Symptoms And Treatment Of Autism

1467 Words 6 Pages
Around 1 in 68 children are diagnosed with an Autistic Spectrum Disorder (ASD) annually. Autism is a neurodevelopmental brain disorder generally discovered in infancy. Those who suffer from autism have significant deficits in social interaction, language and normal behaviour. Autistic Spectrum Disorder ranges from mild to very severe, affecting the child’s language and their perception of the world. Symptoms affect social skills and communication. Physically, the autistic brain is enlarged and is heavier than average. The centers for emotion and memory are also physically different. As there is no cure, therapy is the most constructive form of treatment. Autism affects not just the sufferer of the condition but the friends and family as …show more content…
(Hollister,E,2012). Treatment for the lifelong autistic symptoms lies generally in therapy and continuous routine. A further point to be made in the treatment of autism, according to Eric Scholper is how the parents choose to treat the ASD. They are usually under a great amount of pressure. (Scholper,E (1996). “The system affected most directly by the presence of the autistic child is the immediate family.” (Morgan,S(1988) Many parents of those who are diagnosed with autism use new experimental treatments in an attempt to remedy the disorder. However, as autistic developmental disorders mature within the brain as the child grows, they are an integral part of the autistic child’s mind. Therefore, any pharmaceutical treatment would have to greatly alter the brain to have a “positive” impact. Behavioural treatment is the most common in relation to autistic disorders (Engeland,H and Buitelaar,J(2008). Applied Behavioural Analysis (ABA) is a treatment approach that takes advantage of the autistic mind by encouraging any positive behaviour and discouraging any negative behaviour. APA helps autistic children improve and learn commonly used skills. Occupational therapy and Sensory Integration Therapy help autistic children become more aware of their surroundings- enabling them to gradually become more independent. Structure and routine is key to this treatment as it allows the autistic child to learn in a way …show more content…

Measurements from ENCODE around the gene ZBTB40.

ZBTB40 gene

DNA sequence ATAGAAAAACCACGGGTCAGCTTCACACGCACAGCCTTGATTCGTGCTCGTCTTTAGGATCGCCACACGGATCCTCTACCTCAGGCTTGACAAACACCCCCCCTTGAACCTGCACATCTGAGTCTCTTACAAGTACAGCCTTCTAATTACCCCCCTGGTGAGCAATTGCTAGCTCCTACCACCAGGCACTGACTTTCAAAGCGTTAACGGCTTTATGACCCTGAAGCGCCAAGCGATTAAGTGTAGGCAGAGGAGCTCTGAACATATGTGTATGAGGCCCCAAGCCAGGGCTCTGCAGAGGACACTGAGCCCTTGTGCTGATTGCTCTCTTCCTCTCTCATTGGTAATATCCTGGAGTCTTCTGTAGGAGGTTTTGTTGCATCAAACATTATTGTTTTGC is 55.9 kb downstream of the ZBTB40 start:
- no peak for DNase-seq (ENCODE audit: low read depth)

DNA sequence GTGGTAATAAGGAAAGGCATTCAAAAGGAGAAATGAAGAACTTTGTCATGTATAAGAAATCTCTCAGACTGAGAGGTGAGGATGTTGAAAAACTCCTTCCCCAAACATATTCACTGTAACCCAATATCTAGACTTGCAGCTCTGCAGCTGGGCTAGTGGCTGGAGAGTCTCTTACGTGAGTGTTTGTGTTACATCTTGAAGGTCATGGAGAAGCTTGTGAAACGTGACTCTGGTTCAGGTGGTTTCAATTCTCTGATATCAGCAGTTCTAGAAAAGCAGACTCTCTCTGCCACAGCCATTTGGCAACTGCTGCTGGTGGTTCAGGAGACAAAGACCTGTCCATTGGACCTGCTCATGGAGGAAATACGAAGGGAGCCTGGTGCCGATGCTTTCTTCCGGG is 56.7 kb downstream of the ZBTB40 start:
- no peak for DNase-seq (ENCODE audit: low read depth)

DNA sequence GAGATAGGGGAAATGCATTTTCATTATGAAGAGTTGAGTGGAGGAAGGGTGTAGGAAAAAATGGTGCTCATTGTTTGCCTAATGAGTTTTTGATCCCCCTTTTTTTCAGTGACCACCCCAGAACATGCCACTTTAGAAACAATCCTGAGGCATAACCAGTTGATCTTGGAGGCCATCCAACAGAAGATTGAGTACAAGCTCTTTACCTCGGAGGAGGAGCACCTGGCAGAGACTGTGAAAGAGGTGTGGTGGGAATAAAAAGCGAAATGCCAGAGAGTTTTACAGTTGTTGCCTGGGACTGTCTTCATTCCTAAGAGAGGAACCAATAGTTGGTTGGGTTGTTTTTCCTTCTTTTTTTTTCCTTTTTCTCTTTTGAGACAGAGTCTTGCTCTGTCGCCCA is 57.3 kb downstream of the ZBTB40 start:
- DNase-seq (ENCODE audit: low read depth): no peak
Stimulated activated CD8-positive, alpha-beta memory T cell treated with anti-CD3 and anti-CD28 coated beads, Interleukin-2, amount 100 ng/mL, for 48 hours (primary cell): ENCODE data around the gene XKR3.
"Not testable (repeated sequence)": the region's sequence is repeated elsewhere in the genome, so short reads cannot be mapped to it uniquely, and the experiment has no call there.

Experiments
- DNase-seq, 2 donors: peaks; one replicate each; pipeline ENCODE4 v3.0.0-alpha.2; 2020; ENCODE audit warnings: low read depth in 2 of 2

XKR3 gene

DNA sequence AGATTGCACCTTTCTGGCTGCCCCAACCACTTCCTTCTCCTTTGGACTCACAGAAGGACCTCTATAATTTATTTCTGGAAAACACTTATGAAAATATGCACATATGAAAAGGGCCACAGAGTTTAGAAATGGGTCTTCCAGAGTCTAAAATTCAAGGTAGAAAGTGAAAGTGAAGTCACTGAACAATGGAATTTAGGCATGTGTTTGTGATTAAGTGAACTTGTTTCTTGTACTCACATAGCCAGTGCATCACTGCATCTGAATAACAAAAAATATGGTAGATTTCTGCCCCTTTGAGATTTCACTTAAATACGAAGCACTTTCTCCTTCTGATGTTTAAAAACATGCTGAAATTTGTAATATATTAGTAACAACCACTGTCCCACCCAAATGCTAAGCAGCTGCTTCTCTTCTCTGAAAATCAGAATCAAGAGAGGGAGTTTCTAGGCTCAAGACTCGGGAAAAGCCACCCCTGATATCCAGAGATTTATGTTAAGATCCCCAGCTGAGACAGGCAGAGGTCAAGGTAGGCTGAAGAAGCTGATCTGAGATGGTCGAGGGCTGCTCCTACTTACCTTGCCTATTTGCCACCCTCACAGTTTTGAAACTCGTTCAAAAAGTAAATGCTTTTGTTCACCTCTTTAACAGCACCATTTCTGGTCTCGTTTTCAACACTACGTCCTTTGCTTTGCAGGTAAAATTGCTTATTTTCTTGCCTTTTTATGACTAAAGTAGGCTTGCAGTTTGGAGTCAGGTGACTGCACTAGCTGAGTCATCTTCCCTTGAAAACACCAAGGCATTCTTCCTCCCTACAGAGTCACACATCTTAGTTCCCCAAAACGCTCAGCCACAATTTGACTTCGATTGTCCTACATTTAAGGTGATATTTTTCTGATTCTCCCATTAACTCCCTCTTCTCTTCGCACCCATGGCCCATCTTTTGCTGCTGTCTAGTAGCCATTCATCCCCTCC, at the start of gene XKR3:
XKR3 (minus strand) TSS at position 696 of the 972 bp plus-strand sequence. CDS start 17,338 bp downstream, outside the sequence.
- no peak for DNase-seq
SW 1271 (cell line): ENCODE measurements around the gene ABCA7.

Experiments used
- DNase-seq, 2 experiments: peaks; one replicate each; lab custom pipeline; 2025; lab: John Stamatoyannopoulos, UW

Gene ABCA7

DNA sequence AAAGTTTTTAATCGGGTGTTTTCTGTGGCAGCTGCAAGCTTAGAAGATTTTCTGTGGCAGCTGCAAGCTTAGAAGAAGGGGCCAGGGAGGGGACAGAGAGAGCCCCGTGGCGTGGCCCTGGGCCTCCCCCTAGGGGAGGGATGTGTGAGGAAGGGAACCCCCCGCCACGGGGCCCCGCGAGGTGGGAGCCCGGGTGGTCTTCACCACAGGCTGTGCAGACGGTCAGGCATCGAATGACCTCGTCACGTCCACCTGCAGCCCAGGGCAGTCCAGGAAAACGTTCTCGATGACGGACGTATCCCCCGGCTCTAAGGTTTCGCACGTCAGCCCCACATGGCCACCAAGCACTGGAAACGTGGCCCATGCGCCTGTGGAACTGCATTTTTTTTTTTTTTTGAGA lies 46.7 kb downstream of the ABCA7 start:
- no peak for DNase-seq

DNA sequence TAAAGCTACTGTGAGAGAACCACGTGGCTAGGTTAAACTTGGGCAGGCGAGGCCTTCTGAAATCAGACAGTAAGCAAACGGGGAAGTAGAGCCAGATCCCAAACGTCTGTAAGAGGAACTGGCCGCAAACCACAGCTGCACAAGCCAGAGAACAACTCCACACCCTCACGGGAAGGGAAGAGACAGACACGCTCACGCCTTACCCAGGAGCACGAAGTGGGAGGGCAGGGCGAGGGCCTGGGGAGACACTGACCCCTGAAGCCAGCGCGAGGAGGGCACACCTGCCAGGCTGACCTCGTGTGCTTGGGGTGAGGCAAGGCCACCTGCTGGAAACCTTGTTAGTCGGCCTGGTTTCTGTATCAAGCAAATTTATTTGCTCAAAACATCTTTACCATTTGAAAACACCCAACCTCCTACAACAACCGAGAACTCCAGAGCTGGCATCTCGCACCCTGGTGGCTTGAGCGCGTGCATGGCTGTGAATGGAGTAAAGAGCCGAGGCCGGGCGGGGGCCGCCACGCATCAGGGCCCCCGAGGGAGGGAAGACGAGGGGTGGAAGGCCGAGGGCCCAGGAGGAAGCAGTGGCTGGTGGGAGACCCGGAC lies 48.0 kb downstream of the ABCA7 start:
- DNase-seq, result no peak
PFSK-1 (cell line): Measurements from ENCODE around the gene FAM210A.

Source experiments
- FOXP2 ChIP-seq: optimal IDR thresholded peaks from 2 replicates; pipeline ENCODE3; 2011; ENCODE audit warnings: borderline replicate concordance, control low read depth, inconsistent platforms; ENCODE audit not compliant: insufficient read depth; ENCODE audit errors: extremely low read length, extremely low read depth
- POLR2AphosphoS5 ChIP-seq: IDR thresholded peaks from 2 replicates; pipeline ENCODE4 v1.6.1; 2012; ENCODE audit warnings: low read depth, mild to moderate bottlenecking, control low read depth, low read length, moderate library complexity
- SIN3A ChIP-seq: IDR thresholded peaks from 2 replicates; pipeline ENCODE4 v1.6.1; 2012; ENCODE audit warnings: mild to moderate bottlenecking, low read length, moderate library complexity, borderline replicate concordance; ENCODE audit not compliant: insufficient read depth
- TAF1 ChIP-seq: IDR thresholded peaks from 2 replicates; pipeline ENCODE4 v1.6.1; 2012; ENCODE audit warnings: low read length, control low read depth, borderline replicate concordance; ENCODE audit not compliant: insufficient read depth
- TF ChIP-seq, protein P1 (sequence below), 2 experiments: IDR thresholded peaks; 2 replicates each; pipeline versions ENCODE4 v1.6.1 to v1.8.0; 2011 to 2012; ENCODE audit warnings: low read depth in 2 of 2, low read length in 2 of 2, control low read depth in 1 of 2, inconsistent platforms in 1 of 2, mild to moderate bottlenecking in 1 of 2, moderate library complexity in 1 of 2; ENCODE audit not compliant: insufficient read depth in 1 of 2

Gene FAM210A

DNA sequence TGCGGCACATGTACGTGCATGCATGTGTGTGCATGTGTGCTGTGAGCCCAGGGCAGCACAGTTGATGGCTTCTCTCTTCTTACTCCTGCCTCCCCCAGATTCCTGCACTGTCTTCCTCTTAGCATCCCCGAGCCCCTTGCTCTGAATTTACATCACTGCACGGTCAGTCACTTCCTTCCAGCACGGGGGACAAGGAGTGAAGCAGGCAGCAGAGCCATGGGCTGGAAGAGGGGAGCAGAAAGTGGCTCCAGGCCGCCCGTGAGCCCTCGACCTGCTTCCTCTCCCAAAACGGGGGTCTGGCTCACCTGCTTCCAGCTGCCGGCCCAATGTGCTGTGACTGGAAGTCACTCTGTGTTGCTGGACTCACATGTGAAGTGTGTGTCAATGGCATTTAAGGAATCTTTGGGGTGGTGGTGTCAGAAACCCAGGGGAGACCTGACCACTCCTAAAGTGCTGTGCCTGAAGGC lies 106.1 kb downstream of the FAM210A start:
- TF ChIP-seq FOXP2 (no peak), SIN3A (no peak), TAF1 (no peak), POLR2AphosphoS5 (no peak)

Characteristics of this disorder present themselves in early childhood and are generally displayed most when there is social contact. The language of the autistic child, as well as their perception and thought is affected. The lack of eye contact encapsulates the social problems those with autism face: the poor communication and inability to interact with the rest of the world. Preferring to be alone and focus on what they want to, lending their concentration to clear topics that interest them. The over stimulated synapses in the brain, as well as the enlarged hippocampus and amygdala provide physical evidence of autism. However, this presents the problem of treatment for physical problems in the brain. Autism therefore can only be managed, not

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